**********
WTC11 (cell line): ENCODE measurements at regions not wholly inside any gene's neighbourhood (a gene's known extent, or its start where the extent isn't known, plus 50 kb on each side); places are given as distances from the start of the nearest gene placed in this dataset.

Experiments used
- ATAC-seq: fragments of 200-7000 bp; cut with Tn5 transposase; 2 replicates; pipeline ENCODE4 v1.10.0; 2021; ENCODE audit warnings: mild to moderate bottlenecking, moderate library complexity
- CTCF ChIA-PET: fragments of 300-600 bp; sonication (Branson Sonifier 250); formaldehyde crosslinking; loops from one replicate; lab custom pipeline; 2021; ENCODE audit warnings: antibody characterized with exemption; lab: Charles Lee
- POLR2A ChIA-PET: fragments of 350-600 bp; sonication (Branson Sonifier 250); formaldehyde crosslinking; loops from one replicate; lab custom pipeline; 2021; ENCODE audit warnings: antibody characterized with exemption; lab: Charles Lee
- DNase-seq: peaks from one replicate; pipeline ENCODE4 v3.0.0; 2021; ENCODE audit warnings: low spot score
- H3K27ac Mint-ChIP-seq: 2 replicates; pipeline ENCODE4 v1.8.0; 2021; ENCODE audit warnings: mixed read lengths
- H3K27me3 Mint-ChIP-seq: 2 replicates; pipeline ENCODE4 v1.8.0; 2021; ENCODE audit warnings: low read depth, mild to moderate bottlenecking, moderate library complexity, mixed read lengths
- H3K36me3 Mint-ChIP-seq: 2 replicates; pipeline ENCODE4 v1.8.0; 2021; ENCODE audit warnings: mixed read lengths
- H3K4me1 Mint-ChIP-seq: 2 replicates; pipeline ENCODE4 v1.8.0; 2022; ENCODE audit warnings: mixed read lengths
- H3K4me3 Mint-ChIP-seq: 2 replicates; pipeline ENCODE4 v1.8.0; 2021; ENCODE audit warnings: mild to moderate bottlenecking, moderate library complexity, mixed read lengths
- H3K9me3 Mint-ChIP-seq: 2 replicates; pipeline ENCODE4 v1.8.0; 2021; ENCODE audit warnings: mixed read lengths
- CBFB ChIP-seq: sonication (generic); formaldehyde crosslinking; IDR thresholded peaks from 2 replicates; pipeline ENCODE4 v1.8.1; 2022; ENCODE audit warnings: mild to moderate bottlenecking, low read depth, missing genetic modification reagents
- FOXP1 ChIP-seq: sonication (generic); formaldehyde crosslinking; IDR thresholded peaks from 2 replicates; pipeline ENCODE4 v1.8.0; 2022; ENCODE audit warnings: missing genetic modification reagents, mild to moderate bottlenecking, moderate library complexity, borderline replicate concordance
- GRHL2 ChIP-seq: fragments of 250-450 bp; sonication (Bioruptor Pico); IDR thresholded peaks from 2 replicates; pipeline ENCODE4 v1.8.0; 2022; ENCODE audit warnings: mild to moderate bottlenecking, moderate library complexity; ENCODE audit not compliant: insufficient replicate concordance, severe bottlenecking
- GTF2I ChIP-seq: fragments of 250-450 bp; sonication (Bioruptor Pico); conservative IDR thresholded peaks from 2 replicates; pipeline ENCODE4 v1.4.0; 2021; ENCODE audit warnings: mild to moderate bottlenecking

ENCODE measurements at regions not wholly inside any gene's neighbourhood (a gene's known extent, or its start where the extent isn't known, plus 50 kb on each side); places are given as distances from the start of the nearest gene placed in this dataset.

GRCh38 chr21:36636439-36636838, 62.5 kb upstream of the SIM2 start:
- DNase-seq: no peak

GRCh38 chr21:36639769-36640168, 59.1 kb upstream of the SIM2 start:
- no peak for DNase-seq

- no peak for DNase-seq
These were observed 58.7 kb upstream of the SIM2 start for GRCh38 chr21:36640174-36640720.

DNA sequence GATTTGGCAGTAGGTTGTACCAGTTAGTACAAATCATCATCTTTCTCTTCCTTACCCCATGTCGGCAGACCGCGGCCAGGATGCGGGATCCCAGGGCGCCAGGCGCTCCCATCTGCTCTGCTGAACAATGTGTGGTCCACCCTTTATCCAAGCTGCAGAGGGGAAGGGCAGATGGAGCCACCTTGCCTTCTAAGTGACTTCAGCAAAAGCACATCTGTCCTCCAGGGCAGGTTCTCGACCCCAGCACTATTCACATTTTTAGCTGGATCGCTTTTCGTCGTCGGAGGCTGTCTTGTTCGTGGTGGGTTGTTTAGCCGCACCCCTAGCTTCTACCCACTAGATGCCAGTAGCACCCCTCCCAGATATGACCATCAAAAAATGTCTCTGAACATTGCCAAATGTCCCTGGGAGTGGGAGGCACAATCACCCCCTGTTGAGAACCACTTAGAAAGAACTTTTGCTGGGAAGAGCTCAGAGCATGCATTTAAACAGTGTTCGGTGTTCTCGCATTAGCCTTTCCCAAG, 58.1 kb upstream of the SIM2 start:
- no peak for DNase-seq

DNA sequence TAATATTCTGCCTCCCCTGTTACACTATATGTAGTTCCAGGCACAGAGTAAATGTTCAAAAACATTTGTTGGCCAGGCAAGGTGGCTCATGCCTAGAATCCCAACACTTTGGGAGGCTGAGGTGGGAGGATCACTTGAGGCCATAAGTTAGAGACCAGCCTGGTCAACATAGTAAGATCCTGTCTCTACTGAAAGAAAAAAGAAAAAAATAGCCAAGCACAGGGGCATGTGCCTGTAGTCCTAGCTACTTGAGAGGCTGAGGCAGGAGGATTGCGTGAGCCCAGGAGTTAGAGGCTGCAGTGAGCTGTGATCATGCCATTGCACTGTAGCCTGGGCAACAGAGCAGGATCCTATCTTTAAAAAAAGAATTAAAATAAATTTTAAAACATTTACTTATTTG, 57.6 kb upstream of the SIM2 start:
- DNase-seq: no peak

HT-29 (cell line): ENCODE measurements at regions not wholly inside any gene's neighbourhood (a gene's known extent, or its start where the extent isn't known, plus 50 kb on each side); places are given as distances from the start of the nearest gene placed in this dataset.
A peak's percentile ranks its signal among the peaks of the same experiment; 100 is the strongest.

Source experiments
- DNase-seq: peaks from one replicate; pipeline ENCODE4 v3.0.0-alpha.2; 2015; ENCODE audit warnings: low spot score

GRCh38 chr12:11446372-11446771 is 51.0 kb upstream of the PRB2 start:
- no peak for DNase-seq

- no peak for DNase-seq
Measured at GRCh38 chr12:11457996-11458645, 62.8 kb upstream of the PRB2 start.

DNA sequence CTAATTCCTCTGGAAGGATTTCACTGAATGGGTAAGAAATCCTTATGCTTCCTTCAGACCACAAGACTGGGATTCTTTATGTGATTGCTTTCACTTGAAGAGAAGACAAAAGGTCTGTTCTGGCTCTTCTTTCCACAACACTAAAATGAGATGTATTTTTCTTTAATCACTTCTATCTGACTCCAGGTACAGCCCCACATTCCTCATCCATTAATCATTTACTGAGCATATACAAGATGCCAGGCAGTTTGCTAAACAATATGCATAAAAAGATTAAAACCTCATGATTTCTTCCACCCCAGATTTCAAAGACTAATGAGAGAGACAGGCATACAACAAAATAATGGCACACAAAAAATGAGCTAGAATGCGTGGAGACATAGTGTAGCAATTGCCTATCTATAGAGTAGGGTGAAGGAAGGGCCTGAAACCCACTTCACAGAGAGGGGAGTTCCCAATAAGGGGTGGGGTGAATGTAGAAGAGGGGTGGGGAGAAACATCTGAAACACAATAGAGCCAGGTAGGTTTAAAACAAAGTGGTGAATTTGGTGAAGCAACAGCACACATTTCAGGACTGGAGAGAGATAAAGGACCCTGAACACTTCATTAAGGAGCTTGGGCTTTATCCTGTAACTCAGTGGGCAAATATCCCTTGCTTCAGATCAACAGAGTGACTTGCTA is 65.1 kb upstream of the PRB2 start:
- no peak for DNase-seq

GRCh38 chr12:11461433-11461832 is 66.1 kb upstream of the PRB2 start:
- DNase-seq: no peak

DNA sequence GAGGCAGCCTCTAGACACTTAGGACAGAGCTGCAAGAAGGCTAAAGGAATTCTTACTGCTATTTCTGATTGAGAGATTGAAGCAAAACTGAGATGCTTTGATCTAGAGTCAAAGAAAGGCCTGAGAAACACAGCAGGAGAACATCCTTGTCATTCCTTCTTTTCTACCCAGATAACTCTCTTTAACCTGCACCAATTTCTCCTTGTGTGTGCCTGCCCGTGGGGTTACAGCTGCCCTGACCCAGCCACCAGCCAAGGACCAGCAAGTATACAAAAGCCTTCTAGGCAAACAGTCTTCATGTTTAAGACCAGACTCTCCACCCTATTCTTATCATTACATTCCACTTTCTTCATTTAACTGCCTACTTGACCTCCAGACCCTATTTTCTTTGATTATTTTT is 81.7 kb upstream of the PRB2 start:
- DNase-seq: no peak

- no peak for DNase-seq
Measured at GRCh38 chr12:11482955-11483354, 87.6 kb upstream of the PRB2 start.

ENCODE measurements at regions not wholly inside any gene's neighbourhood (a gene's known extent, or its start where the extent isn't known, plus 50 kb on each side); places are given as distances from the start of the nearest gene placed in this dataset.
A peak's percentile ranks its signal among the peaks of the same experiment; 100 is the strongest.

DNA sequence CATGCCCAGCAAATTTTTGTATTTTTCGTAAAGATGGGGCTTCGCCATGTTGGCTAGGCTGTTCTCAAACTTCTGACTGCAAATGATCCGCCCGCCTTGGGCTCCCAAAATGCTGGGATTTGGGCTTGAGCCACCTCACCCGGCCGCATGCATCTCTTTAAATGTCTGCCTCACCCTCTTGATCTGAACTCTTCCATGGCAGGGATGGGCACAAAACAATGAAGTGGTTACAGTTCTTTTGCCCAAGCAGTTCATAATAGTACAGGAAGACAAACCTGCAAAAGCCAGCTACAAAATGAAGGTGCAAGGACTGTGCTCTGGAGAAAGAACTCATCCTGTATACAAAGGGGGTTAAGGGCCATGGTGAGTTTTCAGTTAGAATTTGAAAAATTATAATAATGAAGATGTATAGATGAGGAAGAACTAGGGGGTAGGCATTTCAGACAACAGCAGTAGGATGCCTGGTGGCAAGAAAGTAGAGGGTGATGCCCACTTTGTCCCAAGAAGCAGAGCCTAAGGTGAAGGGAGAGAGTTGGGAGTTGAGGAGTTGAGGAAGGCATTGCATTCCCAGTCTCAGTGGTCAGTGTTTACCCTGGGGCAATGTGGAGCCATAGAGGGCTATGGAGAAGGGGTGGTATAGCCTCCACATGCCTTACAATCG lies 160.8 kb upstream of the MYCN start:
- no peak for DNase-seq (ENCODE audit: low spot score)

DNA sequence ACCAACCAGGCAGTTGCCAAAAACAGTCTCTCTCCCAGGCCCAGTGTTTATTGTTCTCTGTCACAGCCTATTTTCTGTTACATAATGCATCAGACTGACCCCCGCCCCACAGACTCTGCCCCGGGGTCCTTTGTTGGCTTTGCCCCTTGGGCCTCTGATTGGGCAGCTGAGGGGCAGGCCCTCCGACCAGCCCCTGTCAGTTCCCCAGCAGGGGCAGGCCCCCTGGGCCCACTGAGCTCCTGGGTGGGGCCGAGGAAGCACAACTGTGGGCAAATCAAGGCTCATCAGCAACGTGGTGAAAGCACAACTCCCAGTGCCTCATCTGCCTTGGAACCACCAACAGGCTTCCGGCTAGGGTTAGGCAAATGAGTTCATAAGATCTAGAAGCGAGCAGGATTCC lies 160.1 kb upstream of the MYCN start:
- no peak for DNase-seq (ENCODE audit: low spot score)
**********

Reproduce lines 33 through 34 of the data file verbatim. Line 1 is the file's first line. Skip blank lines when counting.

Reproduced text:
- no peak for DNase-seq

- no peak for DNase-seq